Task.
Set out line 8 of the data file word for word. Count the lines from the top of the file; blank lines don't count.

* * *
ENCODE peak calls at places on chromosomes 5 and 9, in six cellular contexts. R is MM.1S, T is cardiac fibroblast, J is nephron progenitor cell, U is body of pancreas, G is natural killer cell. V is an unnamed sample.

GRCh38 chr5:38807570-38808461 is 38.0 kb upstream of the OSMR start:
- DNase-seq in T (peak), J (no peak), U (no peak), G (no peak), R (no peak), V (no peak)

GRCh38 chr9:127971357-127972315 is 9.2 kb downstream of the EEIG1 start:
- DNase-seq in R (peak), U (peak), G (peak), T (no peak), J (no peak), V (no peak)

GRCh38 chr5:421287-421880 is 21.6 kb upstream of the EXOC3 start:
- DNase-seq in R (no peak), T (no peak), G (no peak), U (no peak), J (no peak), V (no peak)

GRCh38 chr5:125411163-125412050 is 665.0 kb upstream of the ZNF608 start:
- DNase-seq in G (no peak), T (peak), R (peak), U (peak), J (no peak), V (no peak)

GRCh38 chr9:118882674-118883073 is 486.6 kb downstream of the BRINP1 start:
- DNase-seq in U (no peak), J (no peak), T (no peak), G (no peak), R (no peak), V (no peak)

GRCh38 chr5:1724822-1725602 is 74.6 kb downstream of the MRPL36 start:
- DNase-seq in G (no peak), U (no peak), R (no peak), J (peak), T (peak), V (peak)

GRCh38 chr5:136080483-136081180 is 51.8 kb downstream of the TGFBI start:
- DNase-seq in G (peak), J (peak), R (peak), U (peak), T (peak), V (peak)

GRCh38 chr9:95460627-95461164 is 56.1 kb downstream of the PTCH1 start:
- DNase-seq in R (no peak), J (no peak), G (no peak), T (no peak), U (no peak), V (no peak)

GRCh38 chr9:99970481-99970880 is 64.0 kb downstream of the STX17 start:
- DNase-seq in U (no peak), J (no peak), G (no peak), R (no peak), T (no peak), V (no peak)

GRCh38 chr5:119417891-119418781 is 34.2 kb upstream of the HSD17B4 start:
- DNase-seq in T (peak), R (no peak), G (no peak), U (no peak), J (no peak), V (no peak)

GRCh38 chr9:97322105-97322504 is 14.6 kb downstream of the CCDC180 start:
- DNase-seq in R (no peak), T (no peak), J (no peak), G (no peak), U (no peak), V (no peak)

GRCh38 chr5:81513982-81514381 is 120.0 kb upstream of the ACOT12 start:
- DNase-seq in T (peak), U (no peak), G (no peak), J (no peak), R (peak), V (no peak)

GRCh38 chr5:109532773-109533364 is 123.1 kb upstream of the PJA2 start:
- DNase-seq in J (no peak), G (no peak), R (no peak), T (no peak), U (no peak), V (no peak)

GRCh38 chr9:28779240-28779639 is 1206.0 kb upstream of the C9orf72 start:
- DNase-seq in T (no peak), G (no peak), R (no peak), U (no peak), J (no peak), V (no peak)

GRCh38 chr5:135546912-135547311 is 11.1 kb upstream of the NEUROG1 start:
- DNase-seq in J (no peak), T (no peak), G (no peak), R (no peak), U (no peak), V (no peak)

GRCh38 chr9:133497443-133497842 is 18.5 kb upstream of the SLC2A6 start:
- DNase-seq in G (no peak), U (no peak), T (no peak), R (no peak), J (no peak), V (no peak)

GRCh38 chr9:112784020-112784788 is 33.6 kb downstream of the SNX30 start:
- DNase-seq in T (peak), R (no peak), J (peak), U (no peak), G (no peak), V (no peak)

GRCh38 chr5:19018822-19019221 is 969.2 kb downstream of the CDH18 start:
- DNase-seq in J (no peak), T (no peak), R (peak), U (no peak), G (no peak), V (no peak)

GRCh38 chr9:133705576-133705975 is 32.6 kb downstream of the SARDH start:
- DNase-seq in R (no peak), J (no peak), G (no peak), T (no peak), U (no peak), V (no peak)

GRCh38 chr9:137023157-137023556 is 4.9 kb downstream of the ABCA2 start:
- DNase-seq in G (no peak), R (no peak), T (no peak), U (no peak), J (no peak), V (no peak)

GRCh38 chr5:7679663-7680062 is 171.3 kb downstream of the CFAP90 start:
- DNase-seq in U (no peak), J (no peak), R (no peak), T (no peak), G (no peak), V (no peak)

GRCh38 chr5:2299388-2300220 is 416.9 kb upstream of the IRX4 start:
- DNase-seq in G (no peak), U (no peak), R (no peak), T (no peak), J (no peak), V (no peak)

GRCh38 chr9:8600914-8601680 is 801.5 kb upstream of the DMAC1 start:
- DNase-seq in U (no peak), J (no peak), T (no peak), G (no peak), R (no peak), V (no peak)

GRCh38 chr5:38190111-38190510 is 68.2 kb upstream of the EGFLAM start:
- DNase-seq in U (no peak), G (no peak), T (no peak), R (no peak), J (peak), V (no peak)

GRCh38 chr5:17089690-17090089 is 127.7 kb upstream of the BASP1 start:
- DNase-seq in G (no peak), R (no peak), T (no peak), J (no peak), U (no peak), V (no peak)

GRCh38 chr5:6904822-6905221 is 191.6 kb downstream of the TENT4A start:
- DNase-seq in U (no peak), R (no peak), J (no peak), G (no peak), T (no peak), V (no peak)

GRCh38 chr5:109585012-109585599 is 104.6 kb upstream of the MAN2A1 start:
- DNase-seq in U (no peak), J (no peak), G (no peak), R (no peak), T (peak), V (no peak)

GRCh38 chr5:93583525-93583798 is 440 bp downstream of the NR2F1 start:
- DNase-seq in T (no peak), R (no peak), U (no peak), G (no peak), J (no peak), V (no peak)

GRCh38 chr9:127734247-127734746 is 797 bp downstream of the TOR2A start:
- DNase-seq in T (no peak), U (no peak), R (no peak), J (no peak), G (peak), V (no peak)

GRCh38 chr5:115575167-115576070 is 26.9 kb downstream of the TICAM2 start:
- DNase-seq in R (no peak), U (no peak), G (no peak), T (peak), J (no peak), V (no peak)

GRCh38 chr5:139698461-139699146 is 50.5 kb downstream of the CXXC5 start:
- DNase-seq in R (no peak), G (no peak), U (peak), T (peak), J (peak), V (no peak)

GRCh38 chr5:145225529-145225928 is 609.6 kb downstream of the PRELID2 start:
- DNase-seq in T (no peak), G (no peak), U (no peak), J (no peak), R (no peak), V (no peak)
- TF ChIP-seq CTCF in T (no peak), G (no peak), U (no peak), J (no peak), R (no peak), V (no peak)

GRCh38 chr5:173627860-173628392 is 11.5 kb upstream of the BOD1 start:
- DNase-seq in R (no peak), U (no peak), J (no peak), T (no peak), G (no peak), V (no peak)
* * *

GRCh38 chr5:125411163-125412050 is 665.0 kb upstream of the ZNF608 start: